Regarding a build mentioned in KRyan's answer to a question:

Does a Master Alchemist's...

Brew Potion (9th): As Brew Potion (4th), except that the master alchemist can brew potions of 9th-level spells.

...combined with Alchemist Savant's...

Brew Universal Potion (Su): At 5th level, you gain the ability to create a universal potion—a potion that you can "flavor" with a particular spell or infusion at a later date. To create a universal potion, you choose the maximum spell or infusion level it can hold (1st, 2nd, or 3rd). You then brew the universal potion, consulting the table below for the cost to create it. (Universal potions have no market price, since only the creator can take advantage of their utility.) An uncharged universal potion radiates faint magic of no school.

...mean that I can Brew a Universal Potion of 9th level spells? Are Universal Potions only limited to the 1st, 2nd, and 3rd levels spells as mentioned in the its text?


3 Answers 3



The way the rules interact is ambiguous, and depends on how one looks at the rules for potionmaking and universal potions.

"Yes" Interpretation: "Universal potions are potions"

Universal potions are, in their class feature, defined as "a potion." Brew Potion can be used to make all items in the subset of "potions," so it would work fine with universal potions. Thus, you can brew them of higher-level spells, although as noted in KRyan's answer, this creates a rules hole about their cost to create.

This interpretation is consistent with how the rules work in some other places, such as a "+1 flaming longsword" still being a "longsword," an "arcane spell" still being a "spell," and any other numerous pairings of adjective and noun not invalidating that noun's nouniness.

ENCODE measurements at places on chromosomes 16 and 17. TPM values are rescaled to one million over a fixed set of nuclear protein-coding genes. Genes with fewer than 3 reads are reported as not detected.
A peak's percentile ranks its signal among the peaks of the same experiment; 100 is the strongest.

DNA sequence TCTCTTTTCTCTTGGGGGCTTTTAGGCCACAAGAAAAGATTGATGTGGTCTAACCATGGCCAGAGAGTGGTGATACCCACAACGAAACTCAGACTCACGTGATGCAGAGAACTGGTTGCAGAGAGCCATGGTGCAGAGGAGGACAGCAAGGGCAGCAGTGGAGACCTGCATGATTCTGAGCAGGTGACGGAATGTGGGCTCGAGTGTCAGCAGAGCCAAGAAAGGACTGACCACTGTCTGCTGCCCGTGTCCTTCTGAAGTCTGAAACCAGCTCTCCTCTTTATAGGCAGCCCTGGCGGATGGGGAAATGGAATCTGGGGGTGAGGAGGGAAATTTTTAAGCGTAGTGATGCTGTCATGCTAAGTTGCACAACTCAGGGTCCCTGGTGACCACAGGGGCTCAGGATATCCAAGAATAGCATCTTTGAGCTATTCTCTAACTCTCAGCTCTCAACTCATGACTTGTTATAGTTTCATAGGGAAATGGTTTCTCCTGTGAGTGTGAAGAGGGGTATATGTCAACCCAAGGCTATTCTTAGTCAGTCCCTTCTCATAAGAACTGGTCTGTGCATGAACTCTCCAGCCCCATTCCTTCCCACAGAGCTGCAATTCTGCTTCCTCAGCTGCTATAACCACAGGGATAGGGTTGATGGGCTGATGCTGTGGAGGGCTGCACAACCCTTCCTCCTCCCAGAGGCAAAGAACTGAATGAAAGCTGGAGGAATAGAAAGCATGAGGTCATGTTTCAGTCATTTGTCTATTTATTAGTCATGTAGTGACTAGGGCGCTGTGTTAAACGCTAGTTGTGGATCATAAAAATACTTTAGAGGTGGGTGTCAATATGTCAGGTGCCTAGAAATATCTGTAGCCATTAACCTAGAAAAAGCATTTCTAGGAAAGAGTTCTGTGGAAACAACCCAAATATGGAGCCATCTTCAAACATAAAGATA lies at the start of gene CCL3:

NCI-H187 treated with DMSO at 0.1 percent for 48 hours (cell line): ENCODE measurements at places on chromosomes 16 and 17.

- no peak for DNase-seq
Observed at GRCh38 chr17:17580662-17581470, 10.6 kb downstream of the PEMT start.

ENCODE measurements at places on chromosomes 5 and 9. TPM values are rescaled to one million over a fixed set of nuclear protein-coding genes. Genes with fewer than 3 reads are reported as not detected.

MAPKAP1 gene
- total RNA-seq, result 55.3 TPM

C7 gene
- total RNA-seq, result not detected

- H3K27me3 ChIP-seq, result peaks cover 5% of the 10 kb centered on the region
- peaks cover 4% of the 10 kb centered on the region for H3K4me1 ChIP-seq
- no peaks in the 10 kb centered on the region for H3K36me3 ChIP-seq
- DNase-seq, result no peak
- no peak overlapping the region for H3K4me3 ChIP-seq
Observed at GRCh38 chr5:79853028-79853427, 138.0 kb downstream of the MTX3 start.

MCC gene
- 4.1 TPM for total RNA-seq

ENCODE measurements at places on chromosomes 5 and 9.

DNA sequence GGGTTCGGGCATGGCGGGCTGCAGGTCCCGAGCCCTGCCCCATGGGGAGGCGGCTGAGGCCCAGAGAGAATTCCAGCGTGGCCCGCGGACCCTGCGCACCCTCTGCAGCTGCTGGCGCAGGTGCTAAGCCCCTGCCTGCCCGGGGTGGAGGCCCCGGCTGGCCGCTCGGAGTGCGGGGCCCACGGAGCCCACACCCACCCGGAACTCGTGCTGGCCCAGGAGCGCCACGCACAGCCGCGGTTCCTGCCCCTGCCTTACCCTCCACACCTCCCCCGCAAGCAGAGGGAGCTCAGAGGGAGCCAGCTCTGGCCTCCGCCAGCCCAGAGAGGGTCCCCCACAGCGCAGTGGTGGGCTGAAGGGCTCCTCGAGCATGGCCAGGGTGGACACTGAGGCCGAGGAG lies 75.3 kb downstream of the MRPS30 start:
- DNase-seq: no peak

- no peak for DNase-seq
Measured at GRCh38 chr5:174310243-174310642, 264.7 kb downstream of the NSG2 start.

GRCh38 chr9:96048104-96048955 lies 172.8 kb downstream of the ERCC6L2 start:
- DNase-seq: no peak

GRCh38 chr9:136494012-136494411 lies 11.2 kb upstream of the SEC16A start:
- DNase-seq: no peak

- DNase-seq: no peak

I personally lean towards this interpretation. It creates an unfortunate problem where you need to extrapolate the costs (thanks to the classes being from completely different books and settings), but it's the answer that fits best within the existing framework of 3.5 and the precedence of other abilities.

However, there are a couple ones on the opposite side of the spectrum that I think might be other likely conclusions:

"No" Interpretation: "Universal potions are potions, but..."

This interpretation hinges on the idea that universal potions, while they are potions (they're called out as such explicitly, after all), have their own special rules that override the normal rules for potions. Similar to rectangles and squares, all universal potions are potions, but not all potions are universal potions.

The question addressed by this interpretation is whether or not this exception to the normal potion rules:

To create a universal potion, you choose the maximum spell or infusion level it can hold (1st, 2nd, or 3rd). You then brew the universal potion, consulting the table below for the cost to create it.

Takes precedence over this one:

As Brew Potion (4th), except that the master alchemist can brew potions of 9th-level spells.

And it's a valid reading to say that it does override any and all other exceptions. D&D 3.5 is an exception-based ruleset, and juggling multiple rules that say opposite things is always an awkward scenario.

"No" Interpretation: "Universal potions are not actually potions"